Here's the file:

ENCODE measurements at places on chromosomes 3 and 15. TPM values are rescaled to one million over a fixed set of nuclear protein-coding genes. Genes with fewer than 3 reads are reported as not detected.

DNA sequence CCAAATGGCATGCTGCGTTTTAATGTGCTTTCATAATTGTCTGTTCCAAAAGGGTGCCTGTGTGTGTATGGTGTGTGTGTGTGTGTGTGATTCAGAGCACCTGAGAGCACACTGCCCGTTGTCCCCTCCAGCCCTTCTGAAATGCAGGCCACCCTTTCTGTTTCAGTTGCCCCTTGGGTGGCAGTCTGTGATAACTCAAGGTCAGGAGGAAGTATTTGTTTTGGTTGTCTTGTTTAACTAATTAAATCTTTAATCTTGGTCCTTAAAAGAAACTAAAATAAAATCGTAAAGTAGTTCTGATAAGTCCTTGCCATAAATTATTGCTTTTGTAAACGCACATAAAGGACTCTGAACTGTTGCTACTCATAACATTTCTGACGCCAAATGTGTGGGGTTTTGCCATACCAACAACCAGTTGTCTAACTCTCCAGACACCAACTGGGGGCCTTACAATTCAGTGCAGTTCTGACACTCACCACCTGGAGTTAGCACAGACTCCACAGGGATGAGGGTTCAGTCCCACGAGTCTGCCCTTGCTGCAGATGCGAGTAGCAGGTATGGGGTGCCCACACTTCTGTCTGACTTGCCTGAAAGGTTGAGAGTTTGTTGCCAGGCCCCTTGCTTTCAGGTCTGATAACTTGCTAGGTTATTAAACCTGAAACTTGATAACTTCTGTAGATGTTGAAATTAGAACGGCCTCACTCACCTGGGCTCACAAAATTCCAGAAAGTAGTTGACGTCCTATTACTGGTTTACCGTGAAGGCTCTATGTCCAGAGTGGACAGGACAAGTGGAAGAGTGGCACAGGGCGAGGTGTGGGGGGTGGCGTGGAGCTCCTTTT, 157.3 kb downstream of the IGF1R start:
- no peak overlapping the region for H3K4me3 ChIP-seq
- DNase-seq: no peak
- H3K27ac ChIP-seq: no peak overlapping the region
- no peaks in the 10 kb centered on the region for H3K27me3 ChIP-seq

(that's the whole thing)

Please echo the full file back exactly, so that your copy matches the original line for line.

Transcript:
ENCODE measurements at places on chromosomes 3 and 15. TPM values are rescaled to one million over a fixed set of nuclear protein-coding genes. Genes with fewer than 3 reads are reported as not detected.

DNA sequence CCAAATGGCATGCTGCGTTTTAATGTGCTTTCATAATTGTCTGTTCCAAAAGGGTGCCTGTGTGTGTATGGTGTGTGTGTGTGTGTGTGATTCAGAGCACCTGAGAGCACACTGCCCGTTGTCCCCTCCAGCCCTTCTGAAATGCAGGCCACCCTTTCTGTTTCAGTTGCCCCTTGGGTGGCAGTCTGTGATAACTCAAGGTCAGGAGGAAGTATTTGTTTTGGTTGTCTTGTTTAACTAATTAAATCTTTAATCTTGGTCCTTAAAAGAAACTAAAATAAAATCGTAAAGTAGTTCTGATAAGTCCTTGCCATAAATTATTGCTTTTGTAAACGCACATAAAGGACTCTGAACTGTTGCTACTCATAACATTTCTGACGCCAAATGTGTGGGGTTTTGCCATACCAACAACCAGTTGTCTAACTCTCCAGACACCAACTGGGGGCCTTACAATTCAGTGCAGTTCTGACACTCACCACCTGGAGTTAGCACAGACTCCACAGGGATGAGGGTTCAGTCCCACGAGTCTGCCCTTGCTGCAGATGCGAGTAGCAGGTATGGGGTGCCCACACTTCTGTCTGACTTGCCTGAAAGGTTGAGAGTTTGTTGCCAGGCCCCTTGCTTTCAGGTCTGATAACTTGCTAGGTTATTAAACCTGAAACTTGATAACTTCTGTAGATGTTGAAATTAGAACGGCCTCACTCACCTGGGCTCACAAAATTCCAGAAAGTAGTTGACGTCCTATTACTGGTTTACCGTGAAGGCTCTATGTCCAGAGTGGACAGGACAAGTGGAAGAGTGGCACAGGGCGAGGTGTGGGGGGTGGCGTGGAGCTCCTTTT, 157.3 kb downstream of the IGF1R start:
- no peak overlapping the region for H3K4me3 ChIP-seq
- DNase-seq: no peak
- H3K27ac ChIP-seq: no peak overlapping the region
- no peaks in the 10 kb centered on the region for H3K27me3 ChIP-seq